2/ AV takes the hassle and cost out of tax reporting and legal paperwork
• If your investment portfolio is unwrapped (i.e. held directly and outside of an AV tax wrapper), then all transactions must be reported when completing your French tax return. The French tax authorities require all calculations to be reported in Euros, regardless of the currency of the underlying investment, and may also request the translation of various documents. The option of paying an accountant or tax adviser may save time and simplify matters for you, but will increase expense.
• In contrast, if the investments are held within an AV policy, all transactions are grouped for the purposes of administrative and tax returns, regardless of how many purchases and sales of investments occur over the year.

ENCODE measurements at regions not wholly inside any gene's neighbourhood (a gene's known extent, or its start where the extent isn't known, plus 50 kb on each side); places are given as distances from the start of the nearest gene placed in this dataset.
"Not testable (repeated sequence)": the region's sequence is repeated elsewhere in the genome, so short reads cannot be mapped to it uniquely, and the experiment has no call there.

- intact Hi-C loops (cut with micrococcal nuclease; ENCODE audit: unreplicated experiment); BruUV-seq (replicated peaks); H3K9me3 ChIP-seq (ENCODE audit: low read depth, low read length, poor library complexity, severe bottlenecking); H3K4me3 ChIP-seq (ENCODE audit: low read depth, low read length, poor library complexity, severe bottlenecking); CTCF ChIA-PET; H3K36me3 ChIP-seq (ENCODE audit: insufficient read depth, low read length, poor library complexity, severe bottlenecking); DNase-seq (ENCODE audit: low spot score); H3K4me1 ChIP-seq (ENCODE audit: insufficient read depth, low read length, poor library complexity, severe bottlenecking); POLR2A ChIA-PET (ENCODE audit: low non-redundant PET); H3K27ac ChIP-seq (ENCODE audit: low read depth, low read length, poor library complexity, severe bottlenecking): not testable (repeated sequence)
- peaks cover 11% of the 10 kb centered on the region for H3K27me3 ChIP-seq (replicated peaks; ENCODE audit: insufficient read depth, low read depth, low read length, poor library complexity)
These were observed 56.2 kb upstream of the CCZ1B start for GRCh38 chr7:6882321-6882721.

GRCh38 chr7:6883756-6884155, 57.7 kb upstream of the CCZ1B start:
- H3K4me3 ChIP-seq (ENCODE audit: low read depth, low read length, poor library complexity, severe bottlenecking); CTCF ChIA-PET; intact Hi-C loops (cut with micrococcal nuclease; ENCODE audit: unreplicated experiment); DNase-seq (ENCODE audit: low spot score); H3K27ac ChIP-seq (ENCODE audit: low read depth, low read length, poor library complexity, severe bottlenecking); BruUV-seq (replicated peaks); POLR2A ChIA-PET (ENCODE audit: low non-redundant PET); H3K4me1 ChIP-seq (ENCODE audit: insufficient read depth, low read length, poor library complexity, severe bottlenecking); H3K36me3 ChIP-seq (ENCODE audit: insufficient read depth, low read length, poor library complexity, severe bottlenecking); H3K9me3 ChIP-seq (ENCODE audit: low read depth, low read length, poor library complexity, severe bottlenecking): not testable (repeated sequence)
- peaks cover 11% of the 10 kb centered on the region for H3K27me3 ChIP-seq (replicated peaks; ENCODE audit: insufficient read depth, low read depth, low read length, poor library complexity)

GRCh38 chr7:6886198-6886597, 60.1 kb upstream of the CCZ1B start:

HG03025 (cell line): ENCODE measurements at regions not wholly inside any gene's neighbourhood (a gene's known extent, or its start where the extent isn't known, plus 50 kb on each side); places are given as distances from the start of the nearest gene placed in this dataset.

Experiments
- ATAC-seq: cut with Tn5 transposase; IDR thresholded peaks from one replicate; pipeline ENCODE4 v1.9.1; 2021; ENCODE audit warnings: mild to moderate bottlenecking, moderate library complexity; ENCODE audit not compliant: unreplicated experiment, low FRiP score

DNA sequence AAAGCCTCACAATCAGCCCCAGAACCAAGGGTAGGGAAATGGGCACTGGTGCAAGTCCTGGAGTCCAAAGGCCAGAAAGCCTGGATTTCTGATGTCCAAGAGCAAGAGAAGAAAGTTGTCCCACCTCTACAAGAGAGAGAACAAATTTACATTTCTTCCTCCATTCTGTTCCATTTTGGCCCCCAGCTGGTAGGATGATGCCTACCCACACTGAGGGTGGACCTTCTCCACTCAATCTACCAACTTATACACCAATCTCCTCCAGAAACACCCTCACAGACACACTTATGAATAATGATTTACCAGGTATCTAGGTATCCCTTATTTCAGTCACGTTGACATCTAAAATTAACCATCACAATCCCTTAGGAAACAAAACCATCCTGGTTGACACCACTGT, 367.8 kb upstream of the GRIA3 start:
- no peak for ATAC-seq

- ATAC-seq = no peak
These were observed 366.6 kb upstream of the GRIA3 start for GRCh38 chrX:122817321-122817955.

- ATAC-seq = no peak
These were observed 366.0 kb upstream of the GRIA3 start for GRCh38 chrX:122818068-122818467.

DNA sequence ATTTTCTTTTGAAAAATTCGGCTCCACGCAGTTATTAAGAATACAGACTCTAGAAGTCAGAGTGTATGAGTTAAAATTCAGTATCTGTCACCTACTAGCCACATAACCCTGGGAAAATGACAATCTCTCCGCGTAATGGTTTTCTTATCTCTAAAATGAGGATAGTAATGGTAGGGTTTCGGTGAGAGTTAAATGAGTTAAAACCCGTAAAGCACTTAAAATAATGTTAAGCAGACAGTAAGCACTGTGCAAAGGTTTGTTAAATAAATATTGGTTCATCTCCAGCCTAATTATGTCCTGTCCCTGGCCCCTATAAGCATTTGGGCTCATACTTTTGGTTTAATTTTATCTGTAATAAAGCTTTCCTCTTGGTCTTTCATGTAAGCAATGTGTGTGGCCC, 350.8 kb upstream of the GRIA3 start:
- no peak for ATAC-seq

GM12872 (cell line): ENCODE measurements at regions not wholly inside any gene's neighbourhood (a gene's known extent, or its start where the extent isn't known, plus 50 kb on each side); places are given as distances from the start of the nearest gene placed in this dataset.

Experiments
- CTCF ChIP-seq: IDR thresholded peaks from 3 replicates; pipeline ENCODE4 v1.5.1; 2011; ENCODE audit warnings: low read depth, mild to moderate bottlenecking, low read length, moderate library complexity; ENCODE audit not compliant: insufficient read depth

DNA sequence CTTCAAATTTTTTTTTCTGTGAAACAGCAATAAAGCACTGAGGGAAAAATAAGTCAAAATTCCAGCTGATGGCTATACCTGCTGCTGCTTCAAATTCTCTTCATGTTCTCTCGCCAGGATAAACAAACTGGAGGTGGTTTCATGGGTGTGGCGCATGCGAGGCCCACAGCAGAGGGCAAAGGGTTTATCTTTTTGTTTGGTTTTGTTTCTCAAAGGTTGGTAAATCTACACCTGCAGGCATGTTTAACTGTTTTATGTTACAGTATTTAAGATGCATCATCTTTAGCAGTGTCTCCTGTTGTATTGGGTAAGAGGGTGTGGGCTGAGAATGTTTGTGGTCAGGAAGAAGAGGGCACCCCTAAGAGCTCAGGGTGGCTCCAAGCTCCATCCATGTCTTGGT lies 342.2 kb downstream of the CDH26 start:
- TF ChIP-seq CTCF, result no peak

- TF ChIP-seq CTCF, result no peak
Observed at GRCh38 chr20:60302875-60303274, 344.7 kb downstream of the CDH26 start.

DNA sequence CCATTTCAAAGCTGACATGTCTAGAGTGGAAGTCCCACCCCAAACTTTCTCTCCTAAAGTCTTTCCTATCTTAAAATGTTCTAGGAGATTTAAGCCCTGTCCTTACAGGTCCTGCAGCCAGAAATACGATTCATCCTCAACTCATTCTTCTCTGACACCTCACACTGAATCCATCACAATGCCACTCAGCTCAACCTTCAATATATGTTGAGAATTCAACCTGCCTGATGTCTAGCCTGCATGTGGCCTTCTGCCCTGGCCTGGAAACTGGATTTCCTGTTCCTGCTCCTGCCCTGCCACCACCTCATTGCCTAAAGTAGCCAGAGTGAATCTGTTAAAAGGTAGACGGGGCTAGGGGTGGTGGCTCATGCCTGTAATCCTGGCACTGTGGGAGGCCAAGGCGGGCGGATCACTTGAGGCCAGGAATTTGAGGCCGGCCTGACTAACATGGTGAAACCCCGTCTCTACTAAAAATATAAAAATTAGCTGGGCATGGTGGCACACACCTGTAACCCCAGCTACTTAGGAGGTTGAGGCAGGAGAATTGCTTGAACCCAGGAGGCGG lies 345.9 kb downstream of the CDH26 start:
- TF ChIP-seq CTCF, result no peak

• Also should your priorities change over the years, it is a simple procedure to alter your choice of who will benefit from the money when you pass on. Changing the beneficiary clause within an AV is a simple procedure, and certainly a lot easier and less costly than altering your will with a lawyer.
• Moreover, when the time comes, your beneficiaries need simply apply directly to the insurance company itself. There is no need to pass via a notary to access the funds, the release of which can otherwise be subject to delays especially in the case of complex successions or legal challenges.
3/ AV reduces capital gains tax and investment costs
• When a portfolio is ‘unwrapped’, the sale of any investment triggers tax at the full prevailing tax rate on the resultant gain realised. So, if a portfolio consists of 15-20 lines which are being regularly bought and sold, this can become a reporting nightmare.